The Yellowhammer

John Clare

Reading click here..the yellowhammer – john clare

When shall I see the white thorn leaves agen
And yellowhammers gath’ring the dry bents
By the dyke side on stilly moor or fen
Feathered wi love and natures good intents
Rude is the nest this Architect invents
Rural the place wi cart ruts by dyke side
Dead grass, horse hair and downy headed bents
Tied to dead thistles she doth well provide
Close to a hill o’ ants where cowslips bloom
And shed o’er meadows far their sweet perfume
In early Spring when winds blow chilly cold
The yellowhammer trailing grass will come
To fix a place and choose an early home
With yellow breast and head of solid gold.

The Skylark

John Clare

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the skylark – john clare

The rolls and harrows lie at rest beside 
The battered road; and spreading far and wide
Above the russet clods, the corn is seen
Sprouting its spiry points of tender green,
Where squats the hare, to terrors wide awake,
Like some brown clod the harrows failed to break.
Opening their golden caskets to the sun,
The buttercups make schoolboys eager run,
To see who shall be first to pluck the prize –
Up from their hurry, see, the skylark flies,
And o’er her half-formed nest, with happy wings
Winnows the air, till in the cloud she sings,
Then hangs a dust-spot in the sunny skies,
And drops, and drops, till in her nest she lies,
Which they unheeded passed – not dreaming then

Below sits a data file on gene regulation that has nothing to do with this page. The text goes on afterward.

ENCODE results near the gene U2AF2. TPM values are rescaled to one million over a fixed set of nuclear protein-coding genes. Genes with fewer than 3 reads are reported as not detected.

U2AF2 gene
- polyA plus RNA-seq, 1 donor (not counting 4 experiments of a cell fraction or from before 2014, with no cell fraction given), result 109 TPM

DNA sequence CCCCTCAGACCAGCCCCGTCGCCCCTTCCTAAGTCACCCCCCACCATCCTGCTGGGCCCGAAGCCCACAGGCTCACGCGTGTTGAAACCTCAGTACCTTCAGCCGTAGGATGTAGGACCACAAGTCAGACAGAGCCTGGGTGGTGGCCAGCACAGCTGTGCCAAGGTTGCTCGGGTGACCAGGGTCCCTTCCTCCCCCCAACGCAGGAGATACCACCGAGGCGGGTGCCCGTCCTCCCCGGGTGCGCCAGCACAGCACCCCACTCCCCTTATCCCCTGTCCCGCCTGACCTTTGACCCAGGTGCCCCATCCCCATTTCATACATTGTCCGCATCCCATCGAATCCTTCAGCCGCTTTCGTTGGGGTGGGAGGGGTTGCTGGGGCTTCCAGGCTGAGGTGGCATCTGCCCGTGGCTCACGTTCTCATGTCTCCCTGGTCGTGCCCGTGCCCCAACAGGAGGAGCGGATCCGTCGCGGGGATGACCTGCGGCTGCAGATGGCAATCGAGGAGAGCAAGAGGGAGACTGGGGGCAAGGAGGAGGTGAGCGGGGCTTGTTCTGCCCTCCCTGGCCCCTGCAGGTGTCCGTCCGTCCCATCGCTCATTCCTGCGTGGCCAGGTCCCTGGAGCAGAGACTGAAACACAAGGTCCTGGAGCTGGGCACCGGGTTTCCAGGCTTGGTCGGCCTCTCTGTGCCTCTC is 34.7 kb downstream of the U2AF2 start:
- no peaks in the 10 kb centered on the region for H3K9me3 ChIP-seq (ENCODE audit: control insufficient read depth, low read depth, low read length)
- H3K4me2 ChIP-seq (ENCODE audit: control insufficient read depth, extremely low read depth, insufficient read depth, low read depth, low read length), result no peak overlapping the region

That birds which flew so high would drop agen
To nests upon the ground, which anything
May come at to destroy. Had they the wing
Like such a bird, themselves would be too proud,
And build on nothing but a passing cloud!
As free from danger as the heavens are free
From pain and toil, there would they build and be,
And sail about the world to scenes unheard
Of and unseen – Oh, were they but a bird!
So think they, while they listen to its song,
And smile and fancy and so pass along;
While its low nest, moist with the dews of morn,
Lies safely, with the leveret, in the corn

The Wren – John Clare

Why is the cuckoo’s melody preferred

And rich nightingale’s rich song so fondly praised

In poet’s rhymes? Is there no other bird

Of nature’s minstrelsy that oft hath raised

One’s heart to ecstasy and mirth as well?

I judge not how another’s taste is caught – 

With mine there’s other birds that bear the bell,

Whose song hath crowds of happy memories brought,

Such the wood robin singing in the dell

And little wren that many a time hath sought

Shelter from showers in huts where I did dwell

In early spring, the tenant of the plain

Tenting my sheep, and still they come to tell

The happy stories of the past again.